equivalent of 'Mostly Harmless'
), Tsort and Howondaland. You also choose a nationality, with the MUD recommending Ankh-Morporkian citizenship or the open port of Bes Pelargic in the Agatean Empire as a starting point. Of the two, the safer choice should be obvious. But let's be daring!
Going to Ankh-Morpork means starting out at the bar at the Mended Drum, which readers of the books will know is a little like telling a cow that they're going to start their exciting abattoir adventure on the killing floor. Luckily, things are a lot less dangerous here than usual, with the place gentrified enough to have brochures in a peanut tray and the troll splatter ("like a bouncer, but trolls use more force") just idly sitting by. If you want to know what chance you have, you can 'consider' an enemy - the origin of 'conning' in MMOs, fact-fans - and in this case the response is "You would have to be utterly insane to attack the splatter." This puts the splatter in an elite category known as 'damn near everybody at this point'.
For a Discworld fan though, even without a goal, wandering the streets of Ankh-Morpork is extremely cool. While Discworld MUD has a small population - at the time of writing, only sixty other players were online - it has a ton of characters and NPCs wandering around to give life to places and often far more in the way of writing than simply "You are in a street. The street is long." In the Thieves' Guild, a location we've never really seen inside in the book, we find that the Thieves keep a trophy gallery of frilly underpants stolen from the Assassins' Guild. The end of Chrononhotonthologos Street is described as the one where 'even the residents can't pronounce its name'. A small toy store cheerfully announces "All these toys were hand crafted by slaves in far off countries, so they should be reasonably priced," while not far away, a 'rich beggar' takes advantage of being highly placed in the Beggar's Guild to entreat passers by for a five course banquet. Yes, noble Ankh-Morpork! City of a million second hand dreams!
As you leave the Mended Drum, you don't have a specific quest to undertake or anywhere in particular you need to be, and so can simply hit the streets and explore. One of the neat things about MUDs is that time ticks along whether you do things or not, so there are always updates like "To the northeast, Old Tom, the tongueless and magical octiron bell of Unseen University tolls eight sonorous silences," or "A young thief kneels down and offers a newly stolen bracelet to the statue of Mazda," or simply "A skittish factory cat arrives from the south. The skittish factory cat hisses. The skittish factory cat leaves north." Sometimes there are even really clever little details, like a torch going out and a few ticks later a character showing up to replace it with a fresh one. There's a sense of life throughout.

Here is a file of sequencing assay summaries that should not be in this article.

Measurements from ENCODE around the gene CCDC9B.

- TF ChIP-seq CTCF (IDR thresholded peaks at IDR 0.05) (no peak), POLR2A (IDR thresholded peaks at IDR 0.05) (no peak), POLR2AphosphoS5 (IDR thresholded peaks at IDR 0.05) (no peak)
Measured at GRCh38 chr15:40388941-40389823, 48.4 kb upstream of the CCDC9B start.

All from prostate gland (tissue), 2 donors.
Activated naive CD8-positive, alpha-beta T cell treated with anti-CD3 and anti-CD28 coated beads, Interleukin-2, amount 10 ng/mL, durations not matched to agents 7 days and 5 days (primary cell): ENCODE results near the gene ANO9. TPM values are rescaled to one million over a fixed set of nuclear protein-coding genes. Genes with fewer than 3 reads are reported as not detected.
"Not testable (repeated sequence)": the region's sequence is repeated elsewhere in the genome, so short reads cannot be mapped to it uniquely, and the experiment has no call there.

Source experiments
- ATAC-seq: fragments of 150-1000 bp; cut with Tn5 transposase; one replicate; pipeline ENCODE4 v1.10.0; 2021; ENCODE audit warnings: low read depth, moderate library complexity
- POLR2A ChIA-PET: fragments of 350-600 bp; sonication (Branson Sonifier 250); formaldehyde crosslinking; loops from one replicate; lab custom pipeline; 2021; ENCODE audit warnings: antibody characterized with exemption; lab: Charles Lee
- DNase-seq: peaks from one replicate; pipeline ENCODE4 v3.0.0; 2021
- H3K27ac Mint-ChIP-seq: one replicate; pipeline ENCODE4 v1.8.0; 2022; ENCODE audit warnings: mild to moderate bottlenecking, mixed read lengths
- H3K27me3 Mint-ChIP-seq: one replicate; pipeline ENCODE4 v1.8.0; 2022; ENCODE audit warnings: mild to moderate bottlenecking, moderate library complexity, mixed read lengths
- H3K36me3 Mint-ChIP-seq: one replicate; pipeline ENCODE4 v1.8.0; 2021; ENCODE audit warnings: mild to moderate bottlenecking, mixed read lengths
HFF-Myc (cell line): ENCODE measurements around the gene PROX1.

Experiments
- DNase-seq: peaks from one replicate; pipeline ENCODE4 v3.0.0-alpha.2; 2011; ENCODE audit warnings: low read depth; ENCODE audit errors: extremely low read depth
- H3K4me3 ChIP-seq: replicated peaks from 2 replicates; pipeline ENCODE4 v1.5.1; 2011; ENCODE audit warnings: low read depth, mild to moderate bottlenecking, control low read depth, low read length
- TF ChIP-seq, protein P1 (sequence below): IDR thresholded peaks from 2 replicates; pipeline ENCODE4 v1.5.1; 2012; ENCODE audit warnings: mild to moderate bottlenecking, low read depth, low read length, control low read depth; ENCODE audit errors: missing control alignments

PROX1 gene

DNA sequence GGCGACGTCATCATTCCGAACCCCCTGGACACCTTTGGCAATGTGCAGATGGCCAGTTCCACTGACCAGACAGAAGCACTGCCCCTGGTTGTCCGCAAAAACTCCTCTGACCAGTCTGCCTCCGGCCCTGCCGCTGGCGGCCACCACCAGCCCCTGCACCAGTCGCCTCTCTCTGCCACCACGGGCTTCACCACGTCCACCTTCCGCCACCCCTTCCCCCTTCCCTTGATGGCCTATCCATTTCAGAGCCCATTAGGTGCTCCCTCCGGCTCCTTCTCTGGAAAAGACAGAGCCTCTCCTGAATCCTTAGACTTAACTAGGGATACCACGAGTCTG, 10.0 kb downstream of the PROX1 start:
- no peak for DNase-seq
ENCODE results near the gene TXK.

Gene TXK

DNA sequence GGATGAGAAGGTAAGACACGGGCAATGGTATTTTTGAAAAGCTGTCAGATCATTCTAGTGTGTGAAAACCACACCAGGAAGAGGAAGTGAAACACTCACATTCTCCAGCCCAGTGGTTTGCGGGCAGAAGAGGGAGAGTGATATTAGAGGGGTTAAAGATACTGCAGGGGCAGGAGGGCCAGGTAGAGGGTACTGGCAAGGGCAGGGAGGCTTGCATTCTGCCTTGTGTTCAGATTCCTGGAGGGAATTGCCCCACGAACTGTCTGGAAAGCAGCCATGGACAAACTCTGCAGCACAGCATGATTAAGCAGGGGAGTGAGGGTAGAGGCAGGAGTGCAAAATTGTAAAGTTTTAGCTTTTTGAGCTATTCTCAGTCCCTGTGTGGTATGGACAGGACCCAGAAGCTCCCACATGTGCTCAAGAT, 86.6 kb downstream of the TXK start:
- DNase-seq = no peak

The map is
, covering both cities and more open areas of the Discworld with a 'journey' command that lets you cover several miles in a single step. From Ankh-Morpork, our start, the Rimward Gate beckons, complete with 'Thank You For Not Plundering Our City' sign, opening out on the Sto Plains. Wandering at random soon lead to the canonically-anachronistic-but-then-this-is-Discworld Holy Wood (still operational here, as opposed to very,
much not at the end of the novel Moving Pictures), where it was possible to hop into a free carriage to travel down to places like Quirm and Pseudopolis and then back to Ankh-Morpork in time for tea.
Here's a map of just that small area of the game.
Actually getting stuff